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Landgoed De Zwaluwenberg has been the residence of the Inspector General of the Armed Forces since 1946. In 1914-1916, Jonkheer De Pesters had a villa in English country house style and a caretaker’s house built on the nineteenth-century estate. The garden from the 1920s is a design by Van den Steenhoven. The villa, caretaker’s house and garden were designated a national monument in 2002.
In the nineteenth century, the estate served as a country house for the wealthy Amsterdam securities trader Johannes Ruijs. The high location provided a beautiful view over the then barren Gooise heath. Over the century, forest was planted. The construction of the railway in 1874 changed the size of the estate considerably and in 1886 the western part came into the hands of the well-known landscape architect family Copijn from Groenekan. They had the southern part of the estate excavated on a large scale. The sand was transported over the new railway to Amsterdam, where it was used to raise construction sites. In 1912 the estate came into the hands of the baronet Ernest de Pesters, director of the Amstel brewery in Amsterdam.
De Pesters had a villa built in the middle of the central height of the estate. Although the execution took place under the direction of the Huizen architect Foeke Kuipers (1871-1954), the design was by the British architect Ernest Newton (1856-1922). In 1897 he had built an English country house in Wokingham, England, which was given the name Glebelands. Villa De Zwaluwenberg was an exact copy of this. The huge bay windows, the profiled chimneys with a strong silhouette and the use of red bricks are typical elements of the English country house style at the end of the nineteenth century. The frames, window sills, facing bricks and steps are made of natural stone. The interior also contains characteristic elements such as the large hall with staircase.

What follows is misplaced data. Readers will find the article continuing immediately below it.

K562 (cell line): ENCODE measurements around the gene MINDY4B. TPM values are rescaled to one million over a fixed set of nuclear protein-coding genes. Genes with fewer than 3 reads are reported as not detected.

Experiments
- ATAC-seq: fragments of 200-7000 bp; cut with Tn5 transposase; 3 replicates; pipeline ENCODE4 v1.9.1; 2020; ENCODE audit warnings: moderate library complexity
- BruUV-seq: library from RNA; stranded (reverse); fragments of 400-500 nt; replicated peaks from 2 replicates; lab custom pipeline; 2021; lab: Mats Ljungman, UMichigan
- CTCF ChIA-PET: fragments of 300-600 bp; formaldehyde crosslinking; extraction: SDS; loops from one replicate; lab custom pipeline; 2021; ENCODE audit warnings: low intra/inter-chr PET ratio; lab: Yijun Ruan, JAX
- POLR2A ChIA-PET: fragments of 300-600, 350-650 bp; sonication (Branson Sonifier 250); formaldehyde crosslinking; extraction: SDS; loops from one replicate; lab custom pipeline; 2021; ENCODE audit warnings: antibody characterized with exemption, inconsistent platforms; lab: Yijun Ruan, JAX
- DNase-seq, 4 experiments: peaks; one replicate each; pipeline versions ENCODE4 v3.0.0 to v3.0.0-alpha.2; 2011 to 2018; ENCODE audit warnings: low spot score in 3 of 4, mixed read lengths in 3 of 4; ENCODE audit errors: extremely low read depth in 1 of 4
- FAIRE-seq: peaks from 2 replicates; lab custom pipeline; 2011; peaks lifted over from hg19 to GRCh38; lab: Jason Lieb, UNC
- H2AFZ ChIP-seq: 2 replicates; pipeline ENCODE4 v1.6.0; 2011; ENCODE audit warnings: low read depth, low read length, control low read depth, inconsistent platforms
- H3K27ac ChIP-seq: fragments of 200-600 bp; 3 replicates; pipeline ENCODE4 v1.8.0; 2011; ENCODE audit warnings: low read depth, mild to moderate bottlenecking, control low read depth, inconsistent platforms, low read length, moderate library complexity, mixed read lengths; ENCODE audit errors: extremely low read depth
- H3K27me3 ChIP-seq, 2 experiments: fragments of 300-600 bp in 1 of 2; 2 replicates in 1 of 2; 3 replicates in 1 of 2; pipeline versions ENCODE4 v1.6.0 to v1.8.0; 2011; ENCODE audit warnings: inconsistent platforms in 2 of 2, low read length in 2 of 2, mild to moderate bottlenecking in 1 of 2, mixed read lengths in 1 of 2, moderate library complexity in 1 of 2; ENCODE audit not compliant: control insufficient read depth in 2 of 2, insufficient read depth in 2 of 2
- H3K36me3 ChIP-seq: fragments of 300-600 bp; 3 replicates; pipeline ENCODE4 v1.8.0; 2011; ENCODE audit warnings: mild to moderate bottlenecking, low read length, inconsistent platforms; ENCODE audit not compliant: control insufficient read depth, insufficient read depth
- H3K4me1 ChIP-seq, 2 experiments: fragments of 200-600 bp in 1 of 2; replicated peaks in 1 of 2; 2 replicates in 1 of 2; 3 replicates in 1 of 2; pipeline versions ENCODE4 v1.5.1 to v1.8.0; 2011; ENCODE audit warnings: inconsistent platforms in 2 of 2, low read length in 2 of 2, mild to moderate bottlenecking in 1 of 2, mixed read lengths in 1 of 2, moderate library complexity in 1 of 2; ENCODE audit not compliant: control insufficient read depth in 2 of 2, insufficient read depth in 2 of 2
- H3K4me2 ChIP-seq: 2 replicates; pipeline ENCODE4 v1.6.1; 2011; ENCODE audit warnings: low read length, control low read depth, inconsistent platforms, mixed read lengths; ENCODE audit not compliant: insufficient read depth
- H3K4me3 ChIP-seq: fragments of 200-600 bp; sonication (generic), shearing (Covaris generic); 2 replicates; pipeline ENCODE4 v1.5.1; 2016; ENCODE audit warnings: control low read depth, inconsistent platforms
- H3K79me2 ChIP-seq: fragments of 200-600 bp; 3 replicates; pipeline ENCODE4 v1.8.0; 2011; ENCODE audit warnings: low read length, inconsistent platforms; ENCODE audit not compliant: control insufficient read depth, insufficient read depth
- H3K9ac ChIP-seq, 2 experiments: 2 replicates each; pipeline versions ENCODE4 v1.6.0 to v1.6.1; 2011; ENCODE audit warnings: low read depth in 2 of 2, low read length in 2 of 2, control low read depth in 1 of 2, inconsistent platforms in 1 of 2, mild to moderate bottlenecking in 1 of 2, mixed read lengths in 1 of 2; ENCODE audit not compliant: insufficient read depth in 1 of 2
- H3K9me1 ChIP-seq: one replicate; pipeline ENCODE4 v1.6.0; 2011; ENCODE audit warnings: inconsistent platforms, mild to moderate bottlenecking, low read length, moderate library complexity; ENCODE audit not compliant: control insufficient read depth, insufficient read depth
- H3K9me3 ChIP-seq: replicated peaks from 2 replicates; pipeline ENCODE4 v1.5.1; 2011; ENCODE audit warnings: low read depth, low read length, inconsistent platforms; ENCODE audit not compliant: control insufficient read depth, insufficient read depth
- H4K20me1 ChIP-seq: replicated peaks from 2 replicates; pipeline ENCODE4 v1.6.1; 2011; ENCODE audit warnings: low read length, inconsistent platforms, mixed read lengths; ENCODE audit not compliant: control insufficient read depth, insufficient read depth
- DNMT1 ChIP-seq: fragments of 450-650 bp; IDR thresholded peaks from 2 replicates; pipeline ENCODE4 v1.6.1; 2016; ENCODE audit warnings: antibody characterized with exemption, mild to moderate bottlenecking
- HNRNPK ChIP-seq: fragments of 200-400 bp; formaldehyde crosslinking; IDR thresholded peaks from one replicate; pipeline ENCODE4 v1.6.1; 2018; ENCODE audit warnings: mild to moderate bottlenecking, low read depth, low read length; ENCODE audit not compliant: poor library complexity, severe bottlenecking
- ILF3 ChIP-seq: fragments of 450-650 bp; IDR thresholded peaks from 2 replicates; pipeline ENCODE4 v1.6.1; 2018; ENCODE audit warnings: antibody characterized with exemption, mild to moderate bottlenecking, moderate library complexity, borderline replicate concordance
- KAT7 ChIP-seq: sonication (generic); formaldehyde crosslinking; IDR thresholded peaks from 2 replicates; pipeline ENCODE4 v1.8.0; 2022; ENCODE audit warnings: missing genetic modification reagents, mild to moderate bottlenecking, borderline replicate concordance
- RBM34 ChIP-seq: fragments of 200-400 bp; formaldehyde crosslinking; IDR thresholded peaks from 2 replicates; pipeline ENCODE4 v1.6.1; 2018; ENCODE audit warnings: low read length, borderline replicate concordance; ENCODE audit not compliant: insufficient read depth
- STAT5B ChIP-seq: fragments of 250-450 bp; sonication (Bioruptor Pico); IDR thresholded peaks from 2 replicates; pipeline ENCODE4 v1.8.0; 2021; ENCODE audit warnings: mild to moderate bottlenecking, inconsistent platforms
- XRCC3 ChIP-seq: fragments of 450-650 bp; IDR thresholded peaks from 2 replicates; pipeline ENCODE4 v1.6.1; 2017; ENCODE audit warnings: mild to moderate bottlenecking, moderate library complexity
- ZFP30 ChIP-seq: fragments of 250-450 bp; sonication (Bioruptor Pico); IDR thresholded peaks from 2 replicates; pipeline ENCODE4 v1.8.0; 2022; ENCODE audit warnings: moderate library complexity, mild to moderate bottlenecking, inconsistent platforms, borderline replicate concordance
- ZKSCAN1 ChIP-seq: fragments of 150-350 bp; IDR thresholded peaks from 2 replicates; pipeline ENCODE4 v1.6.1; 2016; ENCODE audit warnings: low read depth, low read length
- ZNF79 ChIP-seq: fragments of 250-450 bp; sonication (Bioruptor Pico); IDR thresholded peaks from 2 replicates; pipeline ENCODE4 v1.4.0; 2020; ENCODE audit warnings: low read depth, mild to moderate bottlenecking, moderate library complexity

The garden was laid out by the Hilversum garden architect Barend van den Steenhoven (1880-1959). To the south of the villa he created a beautiful, geometrically laid out garden with a pond, benches and a gazebo. A visual axis connected the south facade of the mansion with the fields below. Van den Steenhoven described the garden in the magazine Buiten in 1929 as a combination of the traditional English garden and the landscape garden. According to the landscape architect, the wooded section between the Utrechtseweg and the country house located on the hill enhanced the surprising effect of ‘the formal garden designed in the main axis, which is bordered on both flanks by paired groups of trees, with the landscape that fades into thin colors as a background’.
In 1951 the Dutch state bought the estate and established the Inspector General of the Armed Forces there, a position that was first filled by Prince Bernhard. The estate is still in use by the armed forces to this day. Although parts of the interior were modified, the original condition has been preserved as much as possible.
Utrechtseweg 225, Hilversum